When the Superioro first arrived I was keen to give them a go and the first problem to solve was some suitable stands. As the driver is so small the width of the cabinets is narrower than usual and so my regular Atacama stands are too wide. I have tried to find some stands that would match but so far no luck, but I wanted to see what they could do in my regular environment so I pressed the Atacama stands into use.
As you can see from the picture the Superioro are like David next to Goliath alongside my regular Amphion Krypton Mk1 speakers, the mismatched stands do not help either. In order to get them working quickly I connected the Superioros on the end of my regular amplifier chain of the Emotiva XPR-2 and Music First Audio mk1, a huge mismatch on a power level at 500W per channel. When the music started I had to go and check I had actually connected the Superioro and it was not the Krypton's playing! I spent a few minutes skipping through various albums and artists to get a sense of what the Superioros are capable of. I even ventured as far as some AC/DC and Led Zeppelin. With the right source material it was obvious the Superioros are very capable and perhaps the amplifier was not the best match.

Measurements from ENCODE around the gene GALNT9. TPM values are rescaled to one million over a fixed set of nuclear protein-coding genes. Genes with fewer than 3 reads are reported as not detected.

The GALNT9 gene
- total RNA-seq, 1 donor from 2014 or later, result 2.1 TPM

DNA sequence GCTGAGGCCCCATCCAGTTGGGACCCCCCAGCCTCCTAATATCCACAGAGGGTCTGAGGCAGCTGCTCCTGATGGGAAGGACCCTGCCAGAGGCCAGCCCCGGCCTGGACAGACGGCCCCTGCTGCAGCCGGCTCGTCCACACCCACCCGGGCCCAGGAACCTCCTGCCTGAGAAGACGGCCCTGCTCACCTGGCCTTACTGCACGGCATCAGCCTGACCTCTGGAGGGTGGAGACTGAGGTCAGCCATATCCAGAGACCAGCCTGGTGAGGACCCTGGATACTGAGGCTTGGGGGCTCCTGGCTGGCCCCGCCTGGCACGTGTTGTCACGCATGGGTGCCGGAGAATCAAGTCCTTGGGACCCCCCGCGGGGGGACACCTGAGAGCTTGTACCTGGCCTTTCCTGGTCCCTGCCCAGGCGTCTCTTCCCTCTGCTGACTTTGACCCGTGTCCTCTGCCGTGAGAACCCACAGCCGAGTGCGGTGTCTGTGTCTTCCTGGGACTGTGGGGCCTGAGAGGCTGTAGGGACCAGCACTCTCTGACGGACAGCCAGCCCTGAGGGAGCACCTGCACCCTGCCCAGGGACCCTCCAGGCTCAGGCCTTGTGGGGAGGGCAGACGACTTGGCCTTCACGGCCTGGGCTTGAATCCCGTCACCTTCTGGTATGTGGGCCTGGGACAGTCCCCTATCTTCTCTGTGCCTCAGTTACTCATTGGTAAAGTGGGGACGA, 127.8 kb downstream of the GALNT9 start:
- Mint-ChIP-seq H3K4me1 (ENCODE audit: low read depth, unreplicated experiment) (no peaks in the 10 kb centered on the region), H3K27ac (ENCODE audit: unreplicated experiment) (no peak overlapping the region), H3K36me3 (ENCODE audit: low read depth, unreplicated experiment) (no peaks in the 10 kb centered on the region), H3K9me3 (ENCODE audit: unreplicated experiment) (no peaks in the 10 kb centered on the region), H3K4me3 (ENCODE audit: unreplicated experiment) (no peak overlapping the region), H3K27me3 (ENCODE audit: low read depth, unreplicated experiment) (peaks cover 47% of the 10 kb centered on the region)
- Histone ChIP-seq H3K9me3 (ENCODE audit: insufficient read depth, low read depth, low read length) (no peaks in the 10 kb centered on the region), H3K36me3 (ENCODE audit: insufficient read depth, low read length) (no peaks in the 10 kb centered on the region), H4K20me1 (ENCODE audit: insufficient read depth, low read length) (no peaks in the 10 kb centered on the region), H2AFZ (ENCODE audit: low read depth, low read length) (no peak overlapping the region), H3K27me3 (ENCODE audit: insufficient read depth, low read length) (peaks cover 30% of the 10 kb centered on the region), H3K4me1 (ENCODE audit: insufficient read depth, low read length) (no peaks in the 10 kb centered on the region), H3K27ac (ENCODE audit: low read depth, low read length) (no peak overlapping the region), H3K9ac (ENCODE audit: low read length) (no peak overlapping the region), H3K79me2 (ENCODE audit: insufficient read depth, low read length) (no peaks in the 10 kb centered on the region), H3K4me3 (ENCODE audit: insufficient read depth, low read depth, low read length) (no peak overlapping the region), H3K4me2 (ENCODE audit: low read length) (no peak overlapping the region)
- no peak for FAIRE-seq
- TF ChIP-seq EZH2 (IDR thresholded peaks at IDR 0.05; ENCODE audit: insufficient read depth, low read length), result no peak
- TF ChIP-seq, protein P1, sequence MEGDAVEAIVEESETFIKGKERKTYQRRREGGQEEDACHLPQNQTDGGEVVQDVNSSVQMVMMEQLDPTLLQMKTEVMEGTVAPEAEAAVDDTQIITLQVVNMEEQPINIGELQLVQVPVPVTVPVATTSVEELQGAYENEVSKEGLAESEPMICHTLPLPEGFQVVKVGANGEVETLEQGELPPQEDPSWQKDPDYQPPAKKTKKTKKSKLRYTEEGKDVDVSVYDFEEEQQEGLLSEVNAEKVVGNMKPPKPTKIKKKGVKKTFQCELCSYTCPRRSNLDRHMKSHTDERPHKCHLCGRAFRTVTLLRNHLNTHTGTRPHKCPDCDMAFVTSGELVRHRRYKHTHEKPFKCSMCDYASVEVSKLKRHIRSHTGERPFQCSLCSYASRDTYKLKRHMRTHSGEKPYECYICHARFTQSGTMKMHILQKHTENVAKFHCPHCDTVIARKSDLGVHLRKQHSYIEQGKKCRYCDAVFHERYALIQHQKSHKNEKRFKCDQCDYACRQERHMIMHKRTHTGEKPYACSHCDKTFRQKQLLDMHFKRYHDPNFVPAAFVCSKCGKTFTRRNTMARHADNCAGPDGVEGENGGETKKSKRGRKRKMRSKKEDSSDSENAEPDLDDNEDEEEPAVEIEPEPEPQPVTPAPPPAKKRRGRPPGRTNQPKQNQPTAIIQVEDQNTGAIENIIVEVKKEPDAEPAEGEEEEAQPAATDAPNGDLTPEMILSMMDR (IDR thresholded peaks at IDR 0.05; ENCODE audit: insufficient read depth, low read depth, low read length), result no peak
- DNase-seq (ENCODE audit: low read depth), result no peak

I changed the power amplifier to my rebuilt Leak ST50 still with the MFA transformer preamp fed from my La Voce DAC and MAC mini. This was a better match with that lovely valve amplifier warmth showing through. I did try the 300B amplifier but as it has been unloved for so long it needs a service and possibly some new valves so I stuck with the Leak ST50. The Superioro are like most single full range driver speakers I have heard and they excel with the right material. The Led Zepplin and Queen albums are not really suited to the Superioro as the speakers are too revealing of the recording quality and electronic processing/mixing where as Diana Krall is a perfect match. The vocal tone and wonderful piano playing is portrayed so realistically you can almost see Diana sitting at the piano in front of you. Despite the diminutive size the Superioros are easily able to deliver the scale of recording with a bass that is simply startling for the size. Back in February this year I visited Andy Norman, another of the TNT-Audio team and listened to the Acuhorn Giovane 85, another single full range driver design and in comparison they are like chalk and cheese. The bigger driver of the Acuhorn just does not give you the bass weight or timing of the Superioros.